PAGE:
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Legal protection & safety

Legal protection & safety

Legal protection & safety

Abuse and violence are criminal offenses

Family violence, assaults, threats, sexual assault and stalking are all against the law. Violence or forcing someone to have sex is a criminal offence, even if you are married. Everyone, regardless of their age, ability, ethnicity, sexuality, religion or culture, has the right to live free from abuse, and to legal protection.

Call the police

If there is sufficient evidence of assault or other offences, the police should lay criminal charges.

Evidence can include:

  • a doctor’s report of injury or distress suffered
  • police observations of furniture having been thrown about
  • evidence from someone who saw or heard the violence, and
  • your own testament.

You can also call the police if the offender is stalking you, for example: following you, harassing you over the phone, or keeping you under constant watch.

You can call the police for advice any time. For urgent attendance, ring 000.

If you have been sexually assaulted or raped, a Centre Against Sexual Assault can provide support and help you if you decide to report it to the police. See Services.

Intervention Orders

An Intervention Order is a court order that can protect you from further violence or stalking.

If you believe that the violence is likely to happen again, you can apply for an Intervention Order at your local Magistrate’s Court.

You can either do this yourself, or ask the police to do it on your behalf.

The police are obliged to take out an Intervention Order for you whenever the safety, welfare, or property of a family member appears to be endangered by another (Police Standing Orders).

Intervention Orders contain conditions aimed at preventing future violence, such as making it illegal for the offender from entering or coming near your home area your place of work or the children’s school.

What if we live together?

You can get an Intervention Order against someone you live with.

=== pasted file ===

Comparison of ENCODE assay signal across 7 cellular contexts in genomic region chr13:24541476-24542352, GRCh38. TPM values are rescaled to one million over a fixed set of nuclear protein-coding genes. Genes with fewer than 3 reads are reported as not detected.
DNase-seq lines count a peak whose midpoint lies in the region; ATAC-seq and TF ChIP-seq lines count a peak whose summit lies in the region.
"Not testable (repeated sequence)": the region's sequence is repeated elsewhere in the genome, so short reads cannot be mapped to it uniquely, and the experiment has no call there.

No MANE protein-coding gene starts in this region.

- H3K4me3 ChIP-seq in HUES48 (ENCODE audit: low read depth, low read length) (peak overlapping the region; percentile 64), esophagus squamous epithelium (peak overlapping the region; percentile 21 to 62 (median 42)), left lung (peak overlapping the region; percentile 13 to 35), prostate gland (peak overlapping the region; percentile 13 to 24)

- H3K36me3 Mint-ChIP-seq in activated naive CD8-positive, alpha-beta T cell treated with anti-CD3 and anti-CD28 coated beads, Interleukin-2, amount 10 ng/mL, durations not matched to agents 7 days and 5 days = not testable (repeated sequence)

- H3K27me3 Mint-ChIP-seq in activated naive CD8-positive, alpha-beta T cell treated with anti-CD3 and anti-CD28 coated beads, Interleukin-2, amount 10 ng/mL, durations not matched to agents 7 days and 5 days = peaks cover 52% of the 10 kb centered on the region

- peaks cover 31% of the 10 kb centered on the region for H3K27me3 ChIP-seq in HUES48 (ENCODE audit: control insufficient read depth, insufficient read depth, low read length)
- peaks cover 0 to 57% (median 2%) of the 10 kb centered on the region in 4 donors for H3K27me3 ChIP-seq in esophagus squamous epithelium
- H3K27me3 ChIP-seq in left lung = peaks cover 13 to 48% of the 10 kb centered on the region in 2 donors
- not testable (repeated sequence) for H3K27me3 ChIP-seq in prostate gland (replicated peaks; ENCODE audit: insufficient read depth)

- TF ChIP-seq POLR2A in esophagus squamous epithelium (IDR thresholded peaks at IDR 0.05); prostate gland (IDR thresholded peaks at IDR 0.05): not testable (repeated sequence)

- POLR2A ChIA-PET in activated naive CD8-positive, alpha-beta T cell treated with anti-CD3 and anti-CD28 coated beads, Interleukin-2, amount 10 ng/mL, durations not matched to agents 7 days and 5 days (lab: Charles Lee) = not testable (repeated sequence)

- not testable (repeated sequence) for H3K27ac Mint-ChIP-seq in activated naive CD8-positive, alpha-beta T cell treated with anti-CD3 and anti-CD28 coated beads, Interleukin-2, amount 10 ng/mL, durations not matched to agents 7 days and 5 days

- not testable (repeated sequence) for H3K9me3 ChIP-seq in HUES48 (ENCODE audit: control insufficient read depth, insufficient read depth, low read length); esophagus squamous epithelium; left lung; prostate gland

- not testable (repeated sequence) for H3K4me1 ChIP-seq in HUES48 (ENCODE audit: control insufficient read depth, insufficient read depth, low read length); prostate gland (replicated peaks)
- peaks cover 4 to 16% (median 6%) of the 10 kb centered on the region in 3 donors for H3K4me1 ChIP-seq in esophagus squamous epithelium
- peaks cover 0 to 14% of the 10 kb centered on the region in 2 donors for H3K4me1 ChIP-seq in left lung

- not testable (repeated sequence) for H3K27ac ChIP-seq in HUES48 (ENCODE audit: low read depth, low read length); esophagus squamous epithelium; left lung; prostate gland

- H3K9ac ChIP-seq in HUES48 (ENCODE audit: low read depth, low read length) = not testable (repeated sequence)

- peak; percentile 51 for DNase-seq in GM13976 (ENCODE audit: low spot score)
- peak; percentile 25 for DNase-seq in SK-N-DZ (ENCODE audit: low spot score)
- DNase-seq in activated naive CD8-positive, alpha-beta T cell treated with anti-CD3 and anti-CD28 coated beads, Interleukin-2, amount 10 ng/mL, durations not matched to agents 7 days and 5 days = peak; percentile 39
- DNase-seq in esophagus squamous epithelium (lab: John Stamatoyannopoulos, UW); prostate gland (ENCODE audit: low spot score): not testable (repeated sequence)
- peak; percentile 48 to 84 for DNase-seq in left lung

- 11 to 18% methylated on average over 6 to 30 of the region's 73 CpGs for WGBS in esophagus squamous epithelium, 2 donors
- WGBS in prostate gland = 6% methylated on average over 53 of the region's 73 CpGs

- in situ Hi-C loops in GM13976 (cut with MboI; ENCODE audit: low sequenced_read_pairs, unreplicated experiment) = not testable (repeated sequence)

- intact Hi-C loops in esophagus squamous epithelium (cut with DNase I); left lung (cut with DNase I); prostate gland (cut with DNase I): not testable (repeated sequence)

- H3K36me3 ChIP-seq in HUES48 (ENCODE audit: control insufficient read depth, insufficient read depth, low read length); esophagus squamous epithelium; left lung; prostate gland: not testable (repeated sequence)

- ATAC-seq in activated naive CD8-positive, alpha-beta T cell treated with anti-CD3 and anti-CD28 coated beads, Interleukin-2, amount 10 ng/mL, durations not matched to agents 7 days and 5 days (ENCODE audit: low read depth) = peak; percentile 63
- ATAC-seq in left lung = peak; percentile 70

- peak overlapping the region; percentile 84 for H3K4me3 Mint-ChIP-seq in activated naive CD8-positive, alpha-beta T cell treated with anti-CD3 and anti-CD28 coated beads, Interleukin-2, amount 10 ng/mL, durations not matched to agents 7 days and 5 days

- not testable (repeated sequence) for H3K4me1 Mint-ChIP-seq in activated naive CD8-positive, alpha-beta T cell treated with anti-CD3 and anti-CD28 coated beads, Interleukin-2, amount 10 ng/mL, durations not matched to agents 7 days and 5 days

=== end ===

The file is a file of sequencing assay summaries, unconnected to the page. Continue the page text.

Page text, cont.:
It can say that the person must not assault or threaten you.

In some cases the offender can be removed from your home.

What happens if they disobey the Intervention Order?

You can report it to the police, and they are obliged to act.

Does someone get a criminal record if there’s an Intervention Order on them?

No. If you have an Intervention Order against someone, it doesnt mean that the person has been charged with a criminal offence.

They don’t get a criminal record just because they have an Intervention Order against them.

But if they disobey the order, it is a criminal offence.

In Victoria, over 20,000 people a year apply for Intervention Orders from the Magistrates Court.

How do I apply for an Intervention Order?

  1. Apply for an Intervention Order at a Magistrates Court or ask the police to do it on your behalf.
  2. The ‘defendant’ is notified (the ‘defendant’ is the person who you’re asking the Intervention Order on).
  3. At a court hearing in the Magistrates Court, the magistrate will consider the evidence (which can include your story, any witnesses to the violence, photos, written material, doctor’s reports of injuries, and statements from police). The Magistrate will also listen to the defendant’s version of events. The Magistrate will then decide whether to make the order, and what conditions will be placed on it.